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In December 1947, Bruce Chatwin began a journey through Patagonia, a "vast, vague territory that encompasses 900,000 square kilometres of Argentina and Chile." As he wandered, Chatwin recorded the stories of the people he met and those who had gone before him; "fugitives of justice, regime change, or simply 'the coop of England.'" The result was In Patagonia, an instant classic that was described as "a law unto itself."
Thirty years later, I landed in Puerto Montt, Chile at the northwestern edge of Patagonia and started my own journey through that windswept country. I toted In Patagonia along with me as I traveled through Patagonia; resolving every few days to read it, only to put in down in favor of more entertaining books after the first few pages. Despite the book's inability to really grab my attention, I had this unshakable notion that if one has a book titled In Patagonia and one is, in fact, in Patagonia, one should read the book. (This was coupled with the fact that I had used precious cargo space to haul the book 6,000 miles from home and I was damn well going to make use of it.) It wasn't until the end of the journey, while bussing it across Patagonia, that I packed all of my books *except* In Patagonia in the backpack that was stored underneath of the bus. Upon arriving in Punta Arenas ten hours later, I still didn't like In Patagonia, but I had read over a hundred pages and felt honor bound to stick it out for the rest of the book.
Paul Theroux best sums up what I didn't like about In Patagonia: "How had he traveled from here to there? How had he met this or that person? Life was never so neat as Bruce made out." In Patagonia isn't Chatwin's account of his travels through Patagonia so much as it is a collection of biographic narratives of people who have nothing in common except their inhabitance in Patagonia. There is no sense of cohesion to the book. Chatwin bounces from the story of two long-dead bandits to the possible existence of a Patagonian unicorn to the struggles of an Haight-Ashbury Flower Child stranded in Argentina to a traditional Argentinean asado then returns to further exploits of the outlaws, leaving me slightly bewildered and lost.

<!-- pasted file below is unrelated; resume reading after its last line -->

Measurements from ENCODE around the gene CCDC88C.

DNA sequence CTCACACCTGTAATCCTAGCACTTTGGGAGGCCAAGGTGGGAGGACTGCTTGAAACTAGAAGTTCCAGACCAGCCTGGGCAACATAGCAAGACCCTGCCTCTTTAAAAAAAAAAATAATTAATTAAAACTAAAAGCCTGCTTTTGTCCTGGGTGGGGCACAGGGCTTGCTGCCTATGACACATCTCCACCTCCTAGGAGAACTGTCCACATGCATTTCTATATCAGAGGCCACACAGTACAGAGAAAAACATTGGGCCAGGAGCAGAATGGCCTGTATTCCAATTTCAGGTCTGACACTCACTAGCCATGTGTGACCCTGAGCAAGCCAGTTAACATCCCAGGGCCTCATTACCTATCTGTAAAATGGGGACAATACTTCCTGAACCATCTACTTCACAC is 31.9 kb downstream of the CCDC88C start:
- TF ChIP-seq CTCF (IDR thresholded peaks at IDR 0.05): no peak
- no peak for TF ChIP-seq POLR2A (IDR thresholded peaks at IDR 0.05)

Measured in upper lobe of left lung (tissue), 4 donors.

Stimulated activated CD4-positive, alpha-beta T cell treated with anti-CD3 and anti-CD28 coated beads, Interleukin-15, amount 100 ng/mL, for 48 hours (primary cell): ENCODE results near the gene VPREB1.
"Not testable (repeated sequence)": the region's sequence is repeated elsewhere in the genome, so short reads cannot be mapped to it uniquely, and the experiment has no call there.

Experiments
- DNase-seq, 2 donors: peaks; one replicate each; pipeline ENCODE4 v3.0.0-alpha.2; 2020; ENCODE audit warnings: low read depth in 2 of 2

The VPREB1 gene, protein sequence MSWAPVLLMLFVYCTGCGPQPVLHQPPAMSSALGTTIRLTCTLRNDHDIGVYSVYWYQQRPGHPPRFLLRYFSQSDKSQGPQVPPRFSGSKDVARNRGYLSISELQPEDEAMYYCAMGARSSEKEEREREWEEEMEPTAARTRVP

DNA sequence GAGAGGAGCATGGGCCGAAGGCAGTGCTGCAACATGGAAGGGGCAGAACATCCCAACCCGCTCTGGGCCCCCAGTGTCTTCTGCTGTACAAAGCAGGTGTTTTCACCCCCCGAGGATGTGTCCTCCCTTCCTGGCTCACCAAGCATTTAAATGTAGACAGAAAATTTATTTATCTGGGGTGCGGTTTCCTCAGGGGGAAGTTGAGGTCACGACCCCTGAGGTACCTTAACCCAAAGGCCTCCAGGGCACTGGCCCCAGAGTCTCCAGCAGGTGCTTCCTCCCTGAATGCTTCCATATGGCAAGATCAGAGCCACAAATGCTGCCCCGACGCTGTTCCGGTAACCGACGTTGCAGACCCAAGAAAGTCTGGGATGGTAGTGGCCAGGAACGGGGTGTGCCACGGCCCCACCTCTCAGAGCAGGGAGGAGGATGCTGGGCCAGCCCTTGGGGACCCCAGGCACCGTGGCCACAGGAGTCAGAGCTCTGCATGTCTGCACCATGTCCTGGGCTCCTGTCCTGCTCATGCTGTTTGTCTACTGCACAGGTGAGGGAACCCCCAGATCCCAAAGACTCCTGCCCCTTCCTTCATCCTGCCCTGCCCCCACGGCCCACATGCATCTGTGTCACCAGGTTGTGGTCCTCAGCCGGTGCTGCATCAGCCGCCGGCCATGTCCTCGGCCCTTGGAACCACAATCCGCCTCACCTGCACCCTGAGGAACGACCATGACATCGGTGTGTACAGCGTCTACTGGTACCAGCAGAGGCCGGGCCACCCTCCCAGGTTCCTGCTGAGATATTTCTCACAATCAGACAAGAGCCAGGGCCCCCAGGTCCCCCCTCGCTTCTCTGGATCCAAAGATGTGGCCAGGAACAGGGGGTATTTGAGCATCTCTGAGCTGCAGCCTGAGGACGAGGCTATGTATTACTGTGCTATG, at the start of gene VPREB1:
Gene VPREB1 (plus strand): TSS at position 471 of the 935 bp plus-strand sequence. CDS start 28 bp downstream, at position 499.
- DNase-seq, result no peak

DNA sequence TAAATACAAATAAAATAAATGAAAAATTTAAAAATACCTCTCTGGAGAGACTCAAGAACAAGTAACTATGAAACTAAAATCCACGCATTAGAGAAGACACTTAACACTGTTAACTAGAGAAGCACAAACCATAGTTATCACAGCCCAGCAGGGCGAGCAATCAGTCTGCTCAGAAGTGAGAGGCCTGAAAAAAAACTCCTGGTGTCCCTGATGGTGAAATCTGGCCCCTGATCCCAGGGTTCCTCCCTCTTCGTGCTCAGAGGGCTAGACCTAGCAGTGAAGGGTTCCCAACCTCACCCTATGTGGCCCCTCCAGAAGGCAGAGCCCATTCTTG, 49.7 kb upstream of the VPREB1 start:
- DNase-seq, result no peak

Nor does Chatwin dwell on most of his tales. A few accounts, such as the self proclaimed King of Patagonia and Butch Cassidy and the Sundance Kid, earned multiple chapters, but most stories were no more that a brief sketch, confined to no more than a page. I know this was a conscious stylistic choice of Chatwin, but the snippets left me feeling unsatisfied and wondering what their point was.
While I wasn't overly impressed with Chatwin's style, the main reason I continued the read In Patagonia was because in between the snippets, there was some fascinating stories. In 1859, a French lawyer called Orélie-Antoine de Tounens declared himself king of Araucania and Patagonia, a kingdom that stretches from Latitude 42 South to Cape Horn and still maintains a court in exile in Paris. Butch Cassidy and the Sundance Kid fled to Patagonia to avoid arrest in the States, but reverted to a life of crime and pulled off several successful robberies before they supposedly died in a shoot-out in Bolivia. In Patagonia reveals "the Patagonian origin of Coleridge's Ancient Mariner, Darwin's theory of evolution, Shakespeare's Caliban, Dante's Hell, Conan Doyle's Lost World, Swift's Brobdignagians, Poe's Narrative of Arthur Gordon Pym. Even the Patagonian origin of Man himself." These stories propelled me through the dull bits to the end of the book.
Furthermore, my original assessment, that I should read In Patagonia while in Patagonia, was correct and there were times when I found myself nodding and agreeing with Chatwin's descriptions and assessments. In other parts, the thirty years between Chatwin's trip and mine had wrought profound changes and Chatwin's account and mine didn't remotely match up, demonstrating the political upheaval of South America in the latter part of the twentieth century.
There is also something thrilling about reading the story of town you're currently in or have just left. During my bus journey home, I changed busses in Puerto Natalas and spend the hour between my arrival and departure wandering around the town. I stopped at the town plaza as I walked back to the bus station. In the centre of the plaza was a raised dais with a train engine sitting atop it. Back on the bus, I read Chatwin's account of his trip to the town, which included the origins of the train:
"Puerto Natalas was a Red town ever since the meat-works opened up. The English built the meat-works during the First World War, four miles along the bay, where deep water ran inshore. They build a railway to bring the men to work; and when the place ran down, the citizens painted the engine and put it in the plaza - an ambiguous memorial."
Nicholas Shakespeare, who wrote the introduction to my copy of In Patagonia, described Chatwin saying, "Bruce Chatwin was always attracted to border countries: to places on the rim of the world, sandwiched ambiguously between cultures, neither one thing nor another." I am very much the same way and despite the negative aspects of In Patagonia, Chatwin did capture the wild, untamed abandon that is my Patagonia.